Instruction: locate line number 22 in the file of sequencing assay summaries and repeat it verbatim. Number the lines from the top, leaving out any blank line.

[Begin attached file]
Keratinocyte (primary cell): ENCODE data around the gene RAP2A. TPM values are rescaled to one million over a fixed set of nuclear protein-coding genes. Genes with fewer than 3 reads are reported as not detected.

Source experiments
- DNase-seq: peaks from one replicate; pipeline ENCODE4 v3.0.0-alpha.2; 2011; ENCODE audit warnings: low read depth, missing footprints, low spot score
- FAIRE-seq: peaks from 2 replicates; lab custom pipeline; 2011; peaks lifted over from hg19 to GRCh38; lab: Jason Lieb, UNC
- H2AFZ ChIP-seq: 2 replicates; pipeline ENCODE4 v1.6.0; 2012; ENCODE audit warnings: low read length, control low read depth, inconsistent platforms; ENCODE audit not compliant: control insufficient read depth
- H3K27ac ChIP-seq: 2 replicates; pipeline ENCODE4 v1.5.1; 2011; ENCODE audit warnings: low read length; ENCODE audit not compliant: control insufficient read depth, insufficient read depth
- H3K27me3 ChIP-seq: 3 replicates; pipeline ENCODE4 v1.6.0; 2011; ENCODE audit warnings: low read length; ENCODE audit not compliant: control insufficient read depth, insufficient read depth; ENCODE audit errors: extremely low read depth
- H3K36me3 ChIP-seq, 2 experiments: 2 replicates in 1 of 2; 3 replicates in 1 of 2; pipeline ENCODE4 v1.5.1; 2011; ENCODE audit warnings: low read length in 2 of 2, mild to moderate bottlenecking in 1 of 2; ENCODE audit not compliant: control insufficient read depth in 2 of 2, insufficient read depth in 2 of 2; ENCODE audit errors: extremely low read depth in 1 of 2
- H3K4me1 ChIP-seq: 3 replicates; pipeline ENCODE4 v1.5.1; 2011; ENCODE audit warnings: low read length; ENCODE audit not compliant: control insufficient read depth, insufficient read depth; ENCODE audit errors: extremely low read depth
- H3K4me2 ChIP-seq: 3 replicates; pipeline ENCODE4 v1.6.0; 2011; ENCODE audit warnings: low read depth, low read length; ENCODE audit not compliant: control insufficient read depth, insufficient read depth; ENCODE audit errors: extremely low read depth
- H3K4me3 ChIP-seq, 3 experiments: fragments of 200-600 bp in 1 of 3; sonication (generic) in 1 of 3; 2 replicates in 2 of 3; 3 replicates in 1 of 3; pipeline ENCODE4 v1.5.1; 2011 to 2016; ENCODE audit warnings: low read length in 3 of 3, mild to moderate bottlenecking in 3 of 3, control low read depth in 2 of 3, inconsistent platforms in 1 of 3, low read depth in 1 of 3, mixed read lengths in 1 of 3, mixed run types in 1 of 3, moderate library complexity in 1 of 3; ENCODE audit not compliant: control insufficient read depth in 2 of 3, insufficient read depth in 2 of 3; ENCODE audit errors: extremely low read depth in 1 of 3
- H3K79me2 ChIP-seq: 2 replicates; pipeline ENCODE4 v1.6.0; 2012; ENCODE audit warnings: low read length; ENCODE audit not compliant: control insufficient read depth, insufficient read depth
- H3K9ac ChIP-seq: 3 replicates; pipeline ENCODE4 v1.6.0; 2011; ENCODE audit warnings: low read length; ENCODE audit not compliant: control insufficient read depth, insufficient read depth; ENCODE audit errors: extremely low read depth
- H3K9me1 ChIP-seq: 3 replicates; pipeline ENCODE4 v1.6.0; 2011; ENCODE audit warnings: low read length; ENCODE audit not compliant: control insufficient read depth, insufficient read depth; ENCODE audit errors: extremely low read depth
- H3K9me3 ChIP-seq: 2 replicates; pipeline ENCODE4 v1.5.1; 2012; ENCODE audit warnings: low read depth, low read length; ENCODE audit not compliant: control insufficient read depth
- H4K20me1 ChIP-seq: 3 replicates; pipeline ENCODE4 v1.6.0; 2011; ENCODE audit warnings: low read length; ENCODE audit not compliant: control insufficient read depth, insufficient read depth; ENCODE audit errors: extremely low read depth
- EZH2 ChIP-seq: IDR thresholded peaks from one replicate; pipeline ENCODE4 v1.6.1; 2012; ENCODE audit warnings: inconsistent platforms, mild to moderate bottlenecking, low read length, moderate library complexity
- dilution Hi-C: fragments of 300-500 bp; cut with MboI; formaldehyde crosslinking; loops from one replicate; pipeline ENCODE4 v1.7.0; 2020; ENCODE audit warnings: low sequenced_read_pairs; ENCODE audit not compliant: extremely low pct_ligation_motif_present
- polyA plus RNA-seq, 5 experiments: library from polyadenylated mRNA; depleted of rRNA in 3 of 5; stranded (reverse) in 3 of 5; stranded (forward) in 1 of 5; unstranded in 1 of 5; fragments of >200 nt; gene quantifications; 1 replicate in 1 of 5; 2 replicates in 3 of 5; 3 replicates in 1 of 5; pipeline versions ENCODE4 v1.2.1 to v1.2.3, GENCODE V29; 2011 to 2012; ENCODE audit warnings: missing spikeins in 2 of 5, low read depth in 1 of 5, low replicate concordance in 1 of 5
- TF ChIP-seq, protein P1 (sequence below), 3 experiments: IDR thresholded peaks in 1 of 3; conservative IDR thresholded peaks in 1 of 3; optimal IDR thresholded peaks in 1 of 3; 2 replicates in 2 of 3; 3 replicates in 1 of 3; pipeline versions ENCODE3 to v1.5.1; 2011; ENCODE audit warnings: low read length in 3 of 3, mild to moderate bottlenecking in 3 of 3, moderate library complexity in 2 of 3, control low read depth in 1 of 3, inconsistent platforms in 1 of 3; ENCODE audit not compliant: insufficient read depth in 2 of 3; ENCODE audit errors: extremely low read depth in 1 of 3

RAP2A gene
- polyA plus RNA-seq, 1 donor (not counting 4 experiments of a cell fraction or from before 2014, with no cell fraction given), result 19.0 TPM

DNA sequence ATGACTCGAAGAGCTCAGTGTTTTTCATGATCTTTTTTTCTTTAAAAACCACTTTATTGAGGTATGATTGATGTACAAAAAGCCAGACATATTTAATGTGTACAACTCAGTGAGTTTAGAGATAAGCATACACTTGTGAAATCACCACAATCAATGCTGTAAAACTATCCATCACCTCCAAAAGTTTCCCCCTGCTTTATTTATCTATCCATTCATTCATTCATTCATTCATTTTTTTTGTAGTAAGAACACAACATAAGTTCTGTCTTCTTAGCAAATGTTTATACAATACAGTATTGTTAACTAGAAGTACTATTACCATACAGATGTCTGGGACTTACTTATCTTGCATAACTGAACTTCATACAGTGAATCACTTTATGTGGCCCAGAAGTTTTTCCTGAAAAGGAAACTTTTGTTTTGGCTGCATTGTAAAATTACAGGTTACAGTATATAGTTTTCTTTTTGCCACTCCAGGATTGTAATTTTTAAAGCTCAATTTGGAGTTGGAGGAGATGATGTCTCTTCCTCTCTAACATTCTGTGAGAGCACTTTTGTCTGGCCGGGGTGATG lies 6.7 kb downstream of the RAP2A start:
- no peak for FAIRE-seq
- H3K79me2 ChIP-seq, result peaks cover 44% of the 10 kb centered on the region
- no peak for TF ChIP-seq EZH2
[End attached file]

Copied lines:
- polyA plus RNA-seq, 1 donor (not counting 4 experiments of a cell fraction or from before 2014, with no cell fraction given), result 19.0 TPM